Roman Tavola Calda–Style Roasted Chicken withPotatoes/Pollo al forno con patate

Tavola Calda means “hot table” in Italian. The term refers to take-out establishments that specialize in rotisserie chickens and ready-to-eat hot dishes such as pizza bianca, potato croquettes, baked pasta, and more—with special twists making them unique to the region they’re in. The food served in many of the tavola caldas is so delicious and satisfying, that I often prefer it to that in fine restaurants. In fact, one of my favorite things to do in Rome is to purchase roasted chicken, herb-roasted potatoes, focaccia, and risotto croquettes and take them to a park, such as
Villa Borghese, to enjoy.

1 whole chicken (3½ pounds or
1.6 kg), cleaned and rinsed well
¼ cup (60 ml) extra-virgin olive oil
1 teaspoon unrefined sea salt or salt
½ teaspoon freshly ground pepper
1 tablespoon (2 g) finely chopped
fresh rosemary
1 head garlic, stem sliced off,
left intact
1 lemon, cut in half
1½ pounds (680 g) Yukon gold or
other potatoes, peeled and cut into
1-inch (2.5 cm) pieces
Yield: 8 servings

Preheat the oven to 425°F (220°C). Place the chicken in a roasting pan and
drizzle olive oil over the chicken, turning to make sure that both the pan
and chicken are coated. Season with sea salt, freshly ground pepper, and
rosemary by rubbing them into the top and sides of the chicken.
Place garlic and ½ lemon inside the chicken cavity, and squeeze the
remaining lemon half over the chicken. Bake, uncovered, for 45 minutes.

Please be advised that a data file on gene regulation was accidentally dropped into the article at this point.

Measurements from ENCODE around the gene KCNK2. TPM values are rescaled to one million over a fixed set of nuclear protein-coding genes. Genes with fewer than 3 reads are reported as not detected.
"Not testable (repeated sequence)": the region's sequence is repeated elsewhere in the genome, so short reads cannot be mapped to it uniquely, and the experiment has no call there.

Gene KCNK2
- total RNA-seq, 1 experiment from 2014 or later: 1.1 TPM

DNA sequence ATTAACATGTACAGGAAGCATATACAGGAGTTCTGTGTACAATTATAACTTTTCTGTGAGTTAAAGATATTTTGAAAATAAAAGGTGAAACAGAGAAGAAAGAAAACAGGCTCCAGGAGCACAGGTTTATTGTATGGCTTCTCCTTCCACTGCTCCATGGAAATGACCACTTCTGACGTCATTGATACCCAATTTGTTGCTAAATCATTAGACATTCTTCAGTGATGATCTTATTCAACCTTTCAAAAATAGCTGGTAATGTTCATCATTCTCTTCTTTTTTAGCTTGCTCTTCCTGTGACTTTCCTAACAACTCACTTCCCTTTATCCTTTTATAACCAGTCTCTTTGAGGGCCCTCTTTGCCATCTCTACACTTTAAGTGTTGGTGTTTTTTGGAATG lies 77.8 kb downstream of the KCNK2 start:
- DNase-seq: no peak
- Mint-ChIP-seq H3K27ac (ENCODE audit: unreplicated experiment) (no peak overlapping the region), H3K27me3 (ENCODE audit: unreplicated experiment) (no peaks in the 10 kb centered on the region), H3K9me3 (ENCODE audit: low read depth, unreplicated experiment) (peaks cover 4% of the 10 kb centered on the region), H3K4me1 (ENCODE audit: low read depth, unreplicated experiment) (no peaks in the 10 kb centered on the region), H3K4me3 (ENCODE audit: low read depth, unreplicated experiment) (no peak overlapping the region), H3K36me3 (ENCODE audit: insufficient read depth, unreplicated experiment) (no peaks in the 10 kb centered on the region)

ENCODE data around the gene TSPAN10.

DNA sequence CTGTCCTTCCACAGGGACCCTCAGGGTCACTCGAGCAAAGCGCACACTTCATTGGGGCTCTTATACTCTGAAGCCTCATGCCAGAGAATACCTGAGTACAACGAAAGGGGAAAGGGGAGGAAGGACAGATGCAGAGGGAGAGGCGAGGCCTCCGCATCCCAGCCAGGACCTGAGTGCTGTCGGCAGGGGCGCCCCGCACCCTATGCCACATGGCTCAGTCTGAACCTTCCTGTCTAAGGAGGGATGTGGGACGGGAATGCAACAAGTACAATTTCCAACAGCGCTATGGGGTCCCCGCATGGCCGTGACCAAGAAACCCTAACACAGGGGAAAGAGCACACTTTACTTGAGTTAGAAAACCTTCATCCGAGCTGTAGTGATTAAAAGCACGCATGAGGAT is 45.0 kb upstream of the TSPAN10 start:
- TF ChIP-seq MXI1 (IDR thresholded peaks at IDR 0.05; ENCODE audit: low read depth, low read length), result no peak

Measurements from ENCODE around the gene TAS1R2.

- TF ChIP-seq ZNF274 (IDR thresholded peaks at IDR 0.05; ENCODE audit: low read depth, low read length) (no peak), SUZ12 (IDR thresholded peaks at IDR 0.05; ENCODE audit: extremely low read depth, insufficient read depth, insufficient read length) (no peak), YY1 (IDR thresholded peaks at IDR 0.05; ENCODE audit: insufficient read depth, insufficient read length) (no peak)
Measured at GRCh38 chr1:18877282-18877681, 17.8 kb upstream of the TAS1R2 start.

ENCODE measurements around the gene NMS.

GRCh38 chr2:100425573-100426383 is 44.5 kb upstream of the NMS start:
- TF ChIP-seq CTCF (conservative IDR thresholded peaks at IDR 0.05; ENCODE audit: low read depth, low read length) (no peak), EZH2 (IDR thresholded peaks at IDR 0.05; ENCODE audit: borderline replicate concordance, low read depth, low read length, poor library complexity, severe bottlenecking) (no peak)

Carefully (oil tends to splatter), remove the chicken from the oven and
scatter potatoes around the edges, turning to coat in olive oil.
Return to the oven to bake for another 45 minutes, or until chicken is
done and potatoes are tender. Chicken is done when clear juices run from
the thickest part of the thigh after being pierced with a fork, or when
internal temperature of meat reaches 165°F (74°C).
Cover the chicken and allow to rest 10 minutes before carving. Discard
the garlic and lemon from chicken cavity before serving.

Mediterranean Tradition
Many women in the region, myself included, don’t bother roasting
one thing at a time. I always make at least two chickens at a time,
using leftover chicken to make Chicken Skillet–Style Shwarma with
Tahini Sauce (opposite), chicken noodle soup, or chicken salad. Other
times I roast a chicken and a whole fish, which can be dressed in the
same way and needs only one-third of the time to bake. I eat the fish
immediately and serve the chicken later in the day or the next—with
leftovers on the thir

Meat & Poultry